So, hearing this song, sung by teenager Hans and his girlfriend and the drummer in his band, was a moment that had left me speechless and tearful. A moment that had made me realize that inspiration and romance do still exist…. they’re just hiding among the young. And if we still want to be touched by it, then the young are who we need to surround ourselves with.

So there I was, walking my regular route in the neighborhood, and trying to chant my daily mantra, which usually began with “Love, reign over me…” (I have tended to find much more prayerful intention in rock songs than I’ve ever found from anything biblical.) “ . . . make me mindful . . . give me grace . . . deliver me from need . . . fill me with wonder . . . ” etc. Sometimes I chanted for winning the lottery, but I do get that that’s not really how it works, and so those requests always came with tongue firmly planted in cheek. But on that morning I didn’t care about money or enlightenment.

On that morning, I was intoxicated by having had a song written for me, for the first time in my life. I felt like Marie-Thérèse, or Anaïs Nin, or Beethoven’s “immortal beloved”; women who have been painted, written about, composed for, dedicated symphonies. I highly recommend it. Being someone’s muse. It’s a high like no other.

As I walked, I completely tuned out the music that was blasting through the iPod buds wedged in my ear. Explanation: It’s easier for me to do my mantras against music; it’s a deliberate sensory overload; somehow things just stick themselves deeper in the subconscious when they’re too overloaded to have surface impact. It didn’t matter that day anyway; I had abandoned my Pete Townsend-inspired mantra and my downloaded pop tunes, to be flooded with Hans’ song. Or rather, the idea of Hans’ song.

A complete stranger who was walking my way held her palm up, and shouted “high five” as we passed each other. I obliged. First time I’d ever been accosted in that way. And I thought of this woman’s completely loopy bravery. Just to infiltrate a perfect stranger’s sphere, for a split second, and engage. What if I had refused her? Treated her the way we treat the bag ladies who pass us by? I wouldn’t be brave enough to throw my loopiness out there in that way; too afraid of rejection, of having someone look at me like I was nuts. And then I thought of the oddly shaped angle that I was practically on the eve of having surgeons cut me open and pull a kidney out of my body, yet here I was assured that I would’ve been too afraid to be silly on the street with a passing stranger. Which one really takes more bravery?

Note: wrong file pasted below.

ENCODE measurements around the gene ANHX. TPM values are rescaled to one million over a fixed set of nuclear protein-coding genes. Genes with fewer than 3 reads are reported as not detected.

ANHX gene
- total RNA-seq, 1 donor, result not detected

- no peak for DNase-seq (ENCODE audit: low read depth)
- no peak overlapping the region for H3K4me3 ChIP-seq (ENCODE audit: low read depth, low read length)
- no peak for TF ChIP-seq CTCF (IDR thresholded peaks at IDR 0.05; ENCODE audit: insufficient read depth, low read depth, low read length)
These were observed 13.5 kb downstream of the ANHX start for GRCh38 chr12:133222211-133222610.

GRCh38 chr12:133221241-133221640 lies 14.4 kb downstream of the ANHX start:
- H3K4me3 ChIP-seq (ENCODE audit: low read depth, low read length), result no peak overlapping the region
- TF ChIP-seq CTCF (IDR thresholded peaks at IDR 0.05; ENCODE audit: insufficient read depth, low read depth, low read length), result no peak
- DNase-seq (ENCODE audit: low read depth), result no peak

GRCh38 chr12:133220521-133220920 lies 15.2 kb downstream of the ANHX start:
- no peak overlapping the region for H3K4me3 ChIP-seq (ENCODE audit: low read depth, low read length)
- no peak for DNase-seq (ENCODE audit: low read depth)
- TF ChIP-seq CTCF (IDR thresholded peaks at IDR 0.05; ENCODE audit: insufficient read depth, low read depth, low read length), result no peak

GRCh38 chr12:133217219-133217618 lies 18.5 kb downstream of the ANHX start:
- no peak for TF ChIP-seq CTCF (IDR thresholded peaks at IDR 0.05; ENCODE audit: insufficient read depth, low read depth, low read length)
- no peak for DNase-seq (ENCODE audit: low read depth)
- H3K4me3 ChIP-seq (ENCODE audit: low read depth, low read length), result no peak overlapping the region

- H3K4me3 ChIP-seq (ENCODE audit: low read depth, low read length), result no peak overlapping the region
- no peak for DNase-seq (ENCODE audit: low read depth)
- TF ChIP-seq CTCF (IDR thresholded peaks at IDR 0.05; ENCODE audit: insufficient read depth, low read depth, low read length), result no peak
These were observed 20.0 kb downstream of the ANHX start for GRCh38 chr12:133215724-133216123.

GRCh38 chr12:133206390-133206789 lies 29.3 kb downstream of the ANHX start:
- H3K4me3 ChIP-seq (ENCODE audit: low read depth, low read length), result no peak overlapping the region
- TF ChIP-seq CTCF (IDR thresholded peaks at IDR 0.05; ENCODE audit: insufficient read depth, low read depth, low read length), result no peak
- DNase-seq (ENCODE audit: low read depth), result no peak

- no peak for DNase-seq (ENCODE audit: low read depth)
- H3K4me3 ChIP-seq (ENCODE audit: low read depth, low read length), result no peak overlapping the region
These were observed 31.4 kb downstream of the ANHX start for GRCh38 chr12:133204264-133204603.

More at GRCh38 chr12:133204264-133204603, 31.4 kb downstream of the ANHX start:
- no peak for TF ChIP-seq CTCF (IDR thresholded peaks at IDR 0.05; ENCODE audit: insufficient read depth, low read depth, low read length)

It takes a special kind of bravery to write a song for somebody. It takes letting down one’s cool guard and daring to show a little vulnerability. Letting the world peek into your opened and exposed heart. And most especially, letting the person for whom the song is written peek into your heart, daring to let them know that you feel, and that they have impacted your life enough to inspire public song.

I once had a boyfriend, a brilliant composer, who, with me, was one day listening to a song written by a friend of ours with a woman’s name in the title. He said, “I don’t think I could write a song with some woman’s name in the title.” He said this with a kind of pride in the claim. I felt sad for him. And sad for myself, as well, because I think that claim was my truth too. We’re all just too cool. Vulnerability is not attractive.

Leonard Bernstein’s Maria, from “Westside Story”, a song of truly loopy and delirious love.

Tom Waits’ Martha, an invocation of sweet, melancholy reminiscence.

The Beatles’ Michelle.

Elton John’s Daniel.

Brian’s Song.

Jeannie with the Light Brown Hair.

The list goes on, and on, and encouragingly on. Who knows which of these is based on an actual person, or is merely the playground of fiction? And who cares? Either one still requires a level of unadulterated celebration, and a willingness to abandon cool, which makes someone ultra-cool in my book.

Hans is brave. He is brave to be a musician, going out there in the world for the scrutiny of the jaded. He is brave to have withstood years of debilitating dialysis, countless surgeries, stem cell experiments, catheters and fistulas implanted beneath his skin, and finally a transplant. But perhaps the bravest act of all was his daring to expose his great heart in so many ways, only one tiny example of which was the writing of a song entitled Angela.

 

(Two days later, on July 22, 2008, I successfully donated my kidney to Hans San Juan, at Cedars-Sinai Medical Center, in Los Angeles, and Hans has been healthy ever since.)

 

 

 

 

 

Angela Carole Brown is a published author, a recipient of the Heritage Magazine Award in poetry, and has produced several albums as a singer/songwriter, and a yoga/mindfulness CD. Bindi Girl Chronicles is her writing blog.   Follow her on INSTAGRAM & YOUTUBE.

An Elm & Houston Revelation

Elm & Houston Epiphany copy

 

Last week, for me, saw four intensive days in seminar with the iconic Tony Robbins and his “Unleash the Power Within” doctrine.  If you’re not familiar, look him up on YouTube. There are hundreds of lectures, TED Talks, etc, on the man.  If you ARE familiar, I’ve found, you’re either behind him with a sense of devotion that just about any other motivational speaker out there would be hard pressed to rival, or you’ve concluded that he’s a modern day Jim Jones. I find almost no one who has a tepid reaction to him.